This post is a follow-up to the previous post on 3D rendering. I thought I’d made enough progress to warrant a new post. The landscape is still the same, but I’ve now implemented a “patch” renderer, where the ordered set of points in space combine to create square (in the xy-plane) patches. If these are above the sealevel, they are flattened and given a blue colour, whereas if they are above it, they are given a green colour. The base colours are then shaded by a simple light scattering algorithm, based on their (approximate) normals’ orientation with respect to a light source, which in my example follows the camera.

The sea is treated in two different ways, depending on whether the “flattening” is performed before or after the normals are calculated: in the first case, the result is a sea with a fairly uniform blue, whereas in the second case the structure “beneath the surface” shows in the colour of the “waves”. Both versions have their merits, but final judgement will have to be made when I’ve seen how it looks when the camera is closer (the intended view for the eventual game is 12 * 9 patches on screen, while this scene is 64 * 62 patches). For this zoomed out version, I’m inclined towards the flat sea.

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My friend Pica pica makes animated GIFs as a hobby, and is very good at it. Some examples are her philosophia naturalis studies at Reanimate Objects and the frankly fantastic (and more artistic) works available in the various Calendars at Unknown Incubator (seriously, check them out!). Another friend — Local Minimum — makes games, of late mostly in 3D. I’m not very keen on 3D graphics myself, but I like to fiddle with things, learning and understanding them, and I do like retro-games, so I decided to write a simple 3D-renderer in Python. It was quite fun mathematics, and I’m rather pleased with the first result, which I present as an animated GIF. Since they both inspired me to it (and since I had the data) I decided to visualise the terrain around their mansion as my first example.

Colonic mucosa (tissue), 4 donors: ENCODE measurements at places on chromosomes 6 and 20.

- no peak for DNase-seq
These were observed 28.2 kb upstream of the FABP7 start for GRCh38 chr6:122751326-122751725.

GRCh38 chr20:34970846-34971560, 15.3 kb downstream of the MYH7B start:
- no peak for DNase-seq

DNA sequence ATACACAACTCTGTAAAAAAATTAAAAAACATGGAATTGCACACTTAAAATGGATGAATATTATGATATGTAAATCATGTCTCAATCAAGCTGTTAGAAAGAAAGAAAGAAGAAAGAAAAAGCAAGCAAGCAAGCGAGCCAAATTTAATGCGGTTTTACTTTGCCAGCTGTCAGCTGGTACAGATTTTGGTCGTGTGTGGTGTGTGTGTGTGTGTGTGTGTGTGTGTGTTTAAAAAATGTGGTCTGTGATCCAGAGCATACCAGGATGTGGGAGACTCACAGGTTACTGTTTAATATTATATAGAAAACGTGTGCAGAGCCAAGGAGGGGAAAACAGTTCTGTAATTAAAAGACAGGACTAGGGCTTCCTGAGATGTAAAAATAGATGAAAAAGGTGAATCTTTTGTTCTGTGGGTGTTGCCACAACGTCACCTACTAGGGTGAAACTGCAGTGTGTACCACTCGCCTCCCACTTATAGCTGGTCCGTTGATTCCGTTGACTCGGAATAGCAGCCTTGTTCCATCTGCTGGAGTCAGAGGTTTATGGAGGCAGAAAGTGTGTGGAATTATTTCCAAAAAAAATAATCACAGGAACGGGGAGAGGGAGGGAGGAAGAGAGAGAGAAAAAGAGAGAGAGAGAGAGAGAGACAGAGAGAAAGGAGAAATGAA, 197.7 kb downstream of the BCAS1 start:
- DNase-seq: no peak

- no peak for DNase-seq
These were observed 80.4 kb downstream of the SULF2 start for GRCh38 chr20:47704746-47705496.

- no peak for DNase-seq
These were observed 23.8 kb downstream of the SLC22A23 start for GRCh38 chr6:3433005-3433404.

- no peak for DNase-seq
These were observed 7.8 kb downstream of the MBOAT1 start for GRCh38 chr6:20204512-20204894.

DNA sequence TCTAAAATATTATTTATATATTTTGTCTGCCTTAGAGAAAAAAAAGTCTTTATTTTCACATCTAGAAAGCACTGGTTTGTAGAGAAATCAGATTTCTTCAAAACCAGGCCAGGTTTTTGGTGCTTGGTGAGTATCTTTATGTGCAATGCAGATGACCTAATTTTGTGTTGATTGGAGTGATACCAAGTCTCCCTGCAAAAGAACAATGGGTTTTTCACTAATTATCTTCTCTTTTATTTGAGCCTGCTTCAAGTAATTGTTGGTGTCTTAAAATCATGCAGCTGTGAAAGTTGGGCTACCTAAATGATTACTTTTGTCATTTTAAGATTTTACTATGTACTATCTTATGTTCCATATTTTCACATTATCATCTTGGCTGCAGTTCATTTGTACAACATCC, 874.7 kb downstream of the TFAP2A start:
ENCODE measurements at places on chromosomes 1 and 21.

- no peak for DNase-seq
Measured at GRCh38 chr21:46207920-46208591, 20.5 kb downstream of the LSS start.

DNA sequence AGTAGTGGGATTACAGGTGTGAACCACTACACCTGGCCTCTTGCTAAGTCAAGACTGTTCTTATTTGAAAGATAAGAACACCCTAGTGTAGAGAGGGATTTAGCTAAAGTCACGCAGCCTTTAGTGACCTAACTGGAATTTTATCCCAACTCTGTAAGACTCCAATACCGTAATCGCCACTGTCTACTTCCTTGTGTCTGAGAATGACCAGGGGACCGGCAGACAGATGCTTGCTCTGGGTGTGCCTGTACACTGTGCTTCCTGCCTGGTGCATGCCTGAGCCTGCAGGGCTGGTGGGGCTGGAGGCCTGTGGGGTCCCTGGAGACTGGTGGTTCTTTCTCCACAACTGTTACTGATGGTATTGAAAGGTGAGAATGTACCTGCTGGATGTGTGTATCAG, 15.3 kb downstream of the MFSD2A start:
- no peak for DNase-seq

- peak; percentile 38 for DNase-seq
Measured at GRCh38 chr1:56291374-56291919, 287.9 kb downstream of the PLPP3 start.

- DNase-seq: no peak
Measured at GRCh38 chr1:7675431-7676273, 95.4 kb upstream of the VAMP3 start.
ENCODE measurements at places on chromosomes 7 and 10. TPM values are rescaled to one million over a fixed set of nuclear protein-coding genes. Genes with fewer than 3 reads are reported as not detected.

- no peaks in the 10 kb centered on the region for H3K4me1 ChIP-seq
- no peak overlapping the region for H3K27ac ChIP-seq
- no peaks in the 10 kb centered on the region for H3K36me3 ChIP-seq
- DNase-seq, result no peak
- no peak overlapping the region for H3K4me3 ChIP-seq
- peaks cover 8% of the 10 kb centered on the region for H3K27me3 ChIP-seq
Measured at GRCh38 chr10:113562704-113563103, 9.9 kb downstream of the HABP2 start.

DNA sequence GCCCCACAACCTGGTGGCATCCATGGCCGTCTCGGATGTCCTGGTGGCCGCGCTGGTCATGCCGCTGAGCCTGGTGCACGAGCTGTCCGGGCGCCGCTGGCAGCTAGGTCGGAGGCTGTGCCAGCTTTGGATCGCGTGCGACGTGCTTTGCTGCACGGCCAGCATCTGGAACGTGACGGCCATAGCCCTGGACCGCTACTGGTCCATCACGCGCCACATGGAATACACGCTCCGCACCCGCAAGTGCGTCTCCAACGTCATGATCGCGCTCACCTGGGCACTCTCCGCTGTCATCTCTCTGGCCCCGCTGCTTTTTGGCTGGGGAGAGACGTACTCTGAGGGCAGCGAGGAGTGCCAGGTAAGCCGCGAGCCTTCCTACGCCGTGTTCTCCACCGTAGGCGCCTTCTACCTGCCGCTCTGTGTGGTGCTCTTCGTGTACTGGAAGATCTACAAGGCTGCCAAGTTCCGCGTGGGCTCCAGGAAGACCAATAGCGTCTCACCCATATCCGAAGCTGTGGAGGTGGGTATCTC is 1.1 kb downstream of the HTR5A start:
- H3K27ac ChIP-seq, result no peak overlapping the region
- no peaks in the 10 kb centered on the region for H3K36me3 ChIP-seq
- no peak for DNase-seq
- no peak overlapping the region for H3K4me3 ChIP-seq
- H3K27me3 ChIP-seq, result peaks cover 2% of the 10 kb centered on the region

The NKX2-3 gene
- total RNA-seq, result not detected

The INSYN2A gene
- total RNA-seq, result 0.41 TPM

The code is available at Gitorious. It is licensed under GPLv3. It uses NumPy heavily for the backend and currently uses MatPlotLib for visualisation. The latter is rather horrible for the task though, and in the future, I’m planning on making a simple shader algorithm and implementing surfaces in PyGame, though I guess in the opposite order to that stated… But, the future is not now, and now I am tired. Therefore, please enjoy the fruits of my endeavours thus far:

Rotating 3D view of landscape based on height data.

Terrain data from western Sweden, visualised using a primitive 3D renderer I made. The area is approximately 128 * 128 m². (CC: BY-NC-SA-2.5-SE)

EDIT: The future is semi-now! I’ve now rendered the same scene using PyGame:

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Map of an Island

Map of an Island, loosely (by my standards…) based on an island at the southernmost tip of Norway where I spent my summers as a child. (CC: BY-SA-2.5-SE)

The Pica pica challenge continues, this time with the word “Map”. So far enforced creativity works rather well. I decided to go for a classic fantasy-look, since I had recently procured some new calligraphy pens that I wanted to try out  (also, I rather like that kind of map). I’m very pleased with the result, though of course there are things I would like to change or improve.